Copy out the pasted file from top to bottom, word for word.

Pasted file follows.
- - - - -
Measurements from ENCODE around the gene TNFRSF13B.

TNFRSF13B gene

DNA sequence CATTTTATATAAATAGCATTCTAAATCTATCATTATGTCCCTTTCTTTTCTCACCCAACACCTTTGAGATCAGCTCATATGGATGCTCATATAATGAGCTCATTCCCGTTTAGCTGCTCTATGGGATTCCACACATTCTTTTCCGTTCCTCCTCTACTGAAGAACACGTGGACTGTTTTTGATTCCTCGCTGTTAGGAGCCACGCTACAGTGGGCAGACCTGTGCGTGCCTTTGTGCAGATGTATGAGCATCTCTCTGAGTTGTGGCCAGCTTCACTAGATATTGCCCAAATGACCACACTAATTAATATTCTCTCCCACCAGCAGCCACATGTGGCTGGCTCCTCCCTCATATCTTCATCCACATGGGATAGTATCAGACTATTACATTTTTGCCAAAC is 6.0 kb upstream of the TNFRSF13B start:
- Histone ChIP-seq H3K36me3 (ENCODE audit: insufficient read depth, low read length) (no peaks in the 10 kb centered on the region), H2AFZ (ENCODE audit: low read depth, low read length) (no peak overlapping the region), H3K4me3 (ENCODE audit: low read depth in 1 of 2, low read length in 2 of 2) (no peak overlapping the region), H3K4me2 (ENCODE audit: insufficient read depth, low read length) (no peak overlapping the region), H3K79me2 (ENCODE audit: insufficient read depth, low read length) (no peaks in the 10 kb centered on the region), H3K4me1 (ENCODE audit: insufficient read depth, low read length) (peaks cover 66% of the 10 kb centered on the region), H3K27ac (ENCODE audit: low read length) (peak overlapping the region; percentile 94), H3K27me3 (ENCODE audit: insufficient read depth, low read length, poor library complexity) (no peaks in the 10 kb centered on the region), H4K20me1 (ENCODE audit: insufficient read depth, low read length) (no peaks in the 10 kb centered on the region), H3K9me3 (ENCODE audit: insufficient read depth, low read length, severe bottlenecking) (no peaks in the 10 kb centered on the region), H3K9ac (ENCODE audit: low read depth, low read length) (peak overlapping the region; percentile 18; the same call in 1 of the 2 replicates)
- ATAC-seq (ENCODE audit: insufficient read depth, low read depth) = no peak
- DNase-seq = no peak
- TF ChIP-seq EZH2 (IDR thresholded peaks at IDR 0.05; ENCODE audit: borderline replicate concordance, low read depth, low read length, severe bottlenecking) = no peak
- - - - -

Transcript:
Measurements from ENCODE around the gene TNFRSF13B.

TNFRSF13B gene

DNA sequence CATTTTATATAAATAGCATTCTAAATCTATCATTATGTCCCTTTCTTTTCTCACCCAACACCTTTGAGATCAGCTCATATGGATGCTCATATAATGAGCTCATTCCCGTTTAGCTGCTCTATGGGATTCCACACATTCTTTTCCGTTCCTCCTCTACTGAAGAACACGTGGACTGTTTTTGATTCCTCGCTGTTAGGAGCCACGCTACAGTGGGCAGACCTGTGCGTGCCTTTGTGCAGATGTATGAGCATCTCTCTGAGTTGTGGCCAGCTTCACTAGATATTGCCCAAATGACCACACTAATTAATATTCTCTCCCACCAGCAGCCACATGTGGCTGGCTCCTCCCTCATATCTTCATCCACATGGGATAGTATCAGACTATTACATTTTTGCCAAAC is 6.0 kb upstream of the TNFRSF13B start:
- Histone ChIP-seq H3K36me3 (ENCODE audit: insufficient read depth, low read length) (no peaks in the 10 kb centered on the region), H2AFZ (ENCODE audit: low read depth, low read length) (no peak overlapping the region), H3K4me3 (ENCODE audit: low read depth in 1 of 2, low read length in 2 of 2) (no peak overlapping the region), H3K4me2 (ENCODE audit: insufficient read depth, low read length) (no peak overlapping the region), H3K79me2 (ENCODE audit: insufficient read depth, low read length) (no peaks in the 10 kb centered on the region), H3K4me1 (ENCODE audit: insufficient read depth, low read length) (peaks cover 66% of the 10 kb centered on the region), H3K27ac (ENCODE audit: low read length) (peak overlapping the region; percentile 94), H3K27me3 (ENCODE audit: insufficient read depth, low read length, poor library complexity) (no peaks in the 10 kb centered on the region), H4K20me1 (ENCODE audit: insufficient read depth, low read length) (no peaks in the 10 kb centered on the region), H3K9me3 (ENCODE audit: insufficient read depth, low read length, severe bottlenecking) (no peaks in the 10 kb centered on the region), H3K9ac (ENCODE audit: low read depth, low read length) (peak overlapping the region; percentile 18; the same call in 1 of the 2 replicates)
- ATAC-seq (ENCODE audit: insufficient read depth, low read depth) = no peak
- DNase-seq = no peak
- TF ChIP-seq EZH2 (IDR thresholded peaks at IDR 0.05; ENCODE audit: borderline replicate concordance, low read depth, low read length, severe bottlenecking) = no peak